- 13 December 2007 at 2:56 pm #7110
Looking at the foul murky air outside, and wondering what it’s doing to our lungs, seems bizarre to read China Daily article on Guangdong and Hong Kong scoring successes in tackling air pollution. This includes:Quote:Environmental protection officials in the Hong Kong Special Administrative Region and neighboring Guangdong Province said on Monday they are confident of achieving their targets to reduce air pollution by 55 percent from 1997 levels within the next three years.
Reviewing their efforts to clean up the environment over the past four years, Li Qing, director of Guangdong’s environmental protection department, and Edward Yau, permanent secretary for Hong Kong’s environmental protection department, said they were on target to reach their goals for 2010.
Based on a report released by both authorities in October, the daily average content of sulfur dioxide in Guangdong and Hong Kong was 0.0715 mg per cubic meter of air, lower than the national standard of 0.5 mg.
Levels of other pollutants such as nitrogen dioxide, ozone and inhalable particulates in the two regions are also lower than national standards, the report said.
Guangdong, HK closing in on clean air targets
This appeared shortly after a Reuters report from 7 Dec, including:Quote:Hong Kong warned people with heart or lung problems to avoid outdoor activities on Friday as the territory experienced one of its most polluted days of the year, with the hills across the harbor almost invisible.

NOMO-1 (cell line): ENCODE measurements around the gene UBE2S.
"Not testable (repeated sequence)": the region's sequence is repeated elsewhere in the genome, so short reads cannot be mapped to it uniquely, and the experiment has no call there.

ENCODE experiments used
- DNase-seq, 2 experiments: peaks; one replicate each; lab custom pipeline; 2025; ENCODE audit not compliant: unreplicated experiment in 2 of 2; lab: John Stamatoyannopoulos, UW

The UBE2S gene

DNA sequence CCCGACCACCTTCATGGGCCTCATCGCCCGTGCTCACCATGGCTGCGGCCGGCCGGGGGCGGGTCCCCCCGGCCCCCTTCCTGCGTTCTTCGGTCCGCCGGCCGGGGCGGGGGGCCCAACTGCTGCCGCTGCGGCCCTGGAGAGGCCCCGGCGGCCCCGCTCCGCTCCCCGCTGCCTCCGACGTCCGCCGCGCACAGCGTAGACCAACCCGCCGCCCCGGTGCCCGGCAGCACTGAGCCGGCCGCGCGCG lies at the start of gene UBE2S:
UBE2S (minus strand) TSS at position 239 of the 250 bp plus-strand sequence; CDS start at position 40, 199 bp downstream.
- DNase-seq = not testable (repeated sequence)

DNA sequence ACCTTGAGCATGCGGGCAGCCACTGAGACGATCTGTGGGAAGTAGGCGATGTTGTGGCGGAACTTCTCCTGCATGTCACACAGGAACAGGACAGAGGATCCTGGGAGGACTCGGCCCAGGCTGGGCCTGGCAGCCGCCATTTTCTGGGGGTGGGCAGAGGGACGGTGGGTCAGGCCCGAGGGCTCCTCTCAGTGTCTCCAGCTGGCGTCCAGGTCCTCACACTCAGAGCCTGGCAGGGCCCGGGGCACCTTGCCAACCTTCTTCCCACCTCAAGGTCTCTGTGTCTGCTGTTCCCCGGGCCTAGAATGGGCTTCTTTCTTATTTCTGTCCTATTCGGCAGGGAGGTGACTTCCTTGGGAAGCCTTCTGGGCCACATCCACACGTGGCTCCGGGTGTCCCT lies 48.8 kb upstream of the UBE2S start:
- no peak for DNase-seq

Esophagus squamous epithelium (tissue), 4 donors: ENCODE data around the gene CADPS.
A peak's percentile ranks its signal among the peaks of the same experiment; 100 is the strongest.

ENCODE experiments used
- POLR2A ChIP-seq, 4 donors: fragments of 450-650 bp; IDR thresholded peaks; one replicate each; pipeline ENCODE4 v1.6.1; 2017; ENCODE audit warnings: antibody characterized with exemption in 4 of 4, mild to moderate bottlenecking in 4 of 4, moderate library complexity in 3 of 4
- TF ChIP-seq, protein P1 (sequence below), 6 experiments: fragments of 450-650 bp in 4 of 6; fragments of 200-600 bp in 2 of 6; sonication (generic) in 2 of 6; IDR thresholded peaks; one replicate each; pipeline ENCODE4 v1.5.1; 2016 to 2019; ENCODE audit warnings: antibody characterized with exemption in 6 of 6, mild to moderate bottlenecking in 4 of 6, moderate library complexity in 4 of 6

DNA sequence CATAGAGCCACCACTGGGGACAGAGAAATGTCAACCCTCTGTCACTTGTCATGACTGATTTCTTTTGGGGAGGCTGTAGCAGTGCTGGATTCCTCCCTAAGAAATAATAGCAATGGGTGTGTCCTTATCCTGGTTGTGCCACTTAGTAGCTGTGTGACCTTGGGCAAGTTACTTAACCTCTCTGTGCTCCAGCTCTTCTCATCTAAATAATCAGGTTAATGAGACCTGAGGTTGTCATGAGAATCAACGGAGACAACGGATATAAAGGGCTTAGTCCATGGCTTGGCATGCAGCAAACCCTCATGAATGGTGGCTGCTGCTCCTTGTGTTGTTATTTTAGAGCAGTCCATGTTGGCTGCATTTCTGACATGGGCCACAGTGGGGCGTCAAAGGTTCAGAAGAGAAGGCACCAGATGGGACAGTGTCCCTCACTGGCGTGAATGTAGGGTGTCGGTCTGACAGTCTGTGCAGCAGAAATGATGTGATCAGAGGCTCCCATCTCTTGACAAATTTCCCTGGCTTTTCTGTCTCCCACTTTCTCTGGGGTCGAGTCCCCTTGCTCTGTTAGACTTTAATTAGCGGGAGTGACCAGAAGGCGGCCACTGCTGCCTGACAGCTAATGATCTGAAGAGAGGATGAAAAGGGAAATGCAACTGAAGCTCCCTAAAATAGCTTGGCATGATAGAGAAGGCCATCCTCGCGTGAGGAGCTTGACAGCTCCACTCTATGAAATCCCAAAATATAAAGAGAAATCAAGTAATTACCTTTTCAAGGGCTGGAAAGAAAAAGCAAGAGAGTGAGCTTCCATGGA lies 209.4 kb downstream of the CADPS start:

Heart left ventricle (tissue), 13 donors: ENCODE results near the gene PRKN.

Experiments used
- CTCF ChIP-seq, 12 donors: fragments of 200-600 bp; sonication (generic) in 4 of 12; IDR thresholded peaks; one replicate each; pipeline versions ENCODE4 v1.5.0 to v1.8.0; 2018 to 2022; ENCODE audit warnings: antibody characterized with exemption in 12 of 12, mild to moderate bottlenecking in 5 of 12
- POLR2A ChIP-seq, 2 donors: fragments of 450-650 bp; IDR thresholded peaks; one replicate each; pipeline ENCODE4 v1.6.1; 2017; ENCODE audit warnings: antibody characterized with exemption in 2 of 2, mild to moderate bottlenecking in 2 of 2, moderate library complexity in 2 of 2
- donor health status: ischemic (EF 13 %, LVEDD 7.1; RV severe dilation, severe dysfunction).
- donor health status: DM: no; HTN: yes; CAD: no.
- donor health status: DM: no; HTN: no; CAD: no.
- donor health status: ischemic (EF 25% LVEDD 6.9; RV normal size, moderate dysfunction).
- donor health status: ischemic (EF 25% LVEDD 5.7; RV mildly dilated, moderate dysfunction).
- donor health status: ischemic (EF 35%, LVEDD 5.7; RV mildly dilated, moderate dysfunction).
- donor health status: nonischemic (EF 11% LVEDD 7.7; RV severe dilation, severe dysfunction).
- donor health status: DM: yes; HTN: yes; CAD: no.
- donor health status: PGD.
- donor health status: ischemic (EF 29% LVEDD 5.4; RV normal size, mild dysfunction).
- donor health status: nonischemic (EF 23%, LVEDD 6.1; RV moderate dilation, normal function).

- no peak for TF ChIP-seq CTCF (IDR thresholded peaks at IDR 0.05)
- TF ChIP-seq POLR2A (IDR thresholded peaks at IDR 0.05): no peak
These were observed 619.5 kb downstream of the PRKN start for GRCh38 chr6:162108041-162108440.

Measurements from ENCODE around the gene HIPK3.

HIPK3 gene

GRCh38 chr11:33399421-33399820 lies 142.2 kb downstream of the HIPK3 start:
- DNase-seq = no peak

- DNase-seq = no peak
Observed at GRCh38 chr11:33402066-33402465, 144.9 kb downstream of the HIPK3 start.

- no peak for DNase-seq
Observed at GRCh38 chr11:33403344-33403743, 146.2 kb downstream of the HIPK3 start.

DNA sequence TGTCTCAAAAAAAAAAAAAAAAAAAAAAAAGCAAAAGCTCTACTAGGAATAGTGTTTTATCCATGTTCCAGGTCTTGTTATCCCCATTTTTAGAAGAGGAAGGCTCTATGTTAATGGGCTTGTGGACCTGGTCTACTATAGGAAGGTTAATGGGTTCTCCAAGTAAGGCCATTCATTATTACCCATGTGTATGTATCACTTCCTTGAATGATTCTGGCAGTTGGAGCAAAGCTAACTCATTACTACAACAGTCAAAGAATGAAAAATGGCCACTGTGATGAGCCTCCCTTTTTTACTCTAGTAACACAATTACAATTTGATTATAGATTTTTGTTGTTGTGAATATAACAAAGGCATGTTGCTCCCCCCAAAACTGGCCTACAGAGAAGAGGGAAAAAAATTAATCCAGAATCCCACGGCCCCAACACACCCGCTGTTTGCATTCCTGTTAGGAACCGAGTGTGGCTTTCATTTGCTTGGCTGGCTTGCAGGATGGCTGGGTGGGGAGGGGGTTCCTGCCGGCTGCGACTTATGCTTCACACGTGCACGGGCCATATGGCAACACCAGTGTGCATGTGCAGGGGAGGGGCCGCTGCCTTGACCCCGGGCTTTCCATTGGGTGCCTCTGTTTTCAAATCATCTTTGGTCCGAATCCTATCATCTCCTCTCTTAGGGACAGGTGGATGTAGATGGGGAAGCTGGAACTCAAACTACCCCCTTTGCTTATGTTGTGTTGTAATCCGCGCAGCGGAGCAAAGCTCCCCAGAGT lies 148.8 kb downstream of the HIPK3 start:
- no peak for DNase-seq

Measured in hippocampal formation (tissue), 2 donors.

Pollution monitoring stations registered "very high" readings in several spots around the former British colony, and the Environmental Protection Department said the poor air was expected to continue.
Hong Kong’s air has become increasingly clogged with pollutants from cars, ships, power plants and a booming manufacturing sector across the border in China’s Guangdong province.
Air Pollution Index (API) readings surpassed 101, entering what the EPD considers "very high," at several sites, including the Central business district, which hit 150 by mid-afternoon, and the Causeway Bay shopping area, which hit 127.
Must wonder about China’s national "standards" – rather seems they’re akin to having drinking water standard that makes used toilet water acceptable. They’re worse than for Hong Kong – meaning filthy air has better chance of meeting standards in China – and yet Hong Kong’s "standards" are abysmal compared to recent standards from World Health Organization.
So in HK/Guangdong, it seems, it’s ok by officials if we might someday meet crappy standards.
The China Daily report has an Orwellian ring to it – all’s well, even though situation is actually dire.
Yet to my mind, officials here displaying mindset much as Bush’s White House has done re climate change, which it has long tried to suggest is non issue:
Committee Report: White House Engaged in Systematic Effort to Manipulate Climate Change Science
So we have leaders who seem disinterested in doing any real leading, apparently caring only for economic gain, and responding to environmental ills with little more than spin doctoring.13 December 2007 at 3:13 pm #8141
Here’s shot from Cheung Chau, lunchtime today; Lantau has almost vanished in the crud. :X
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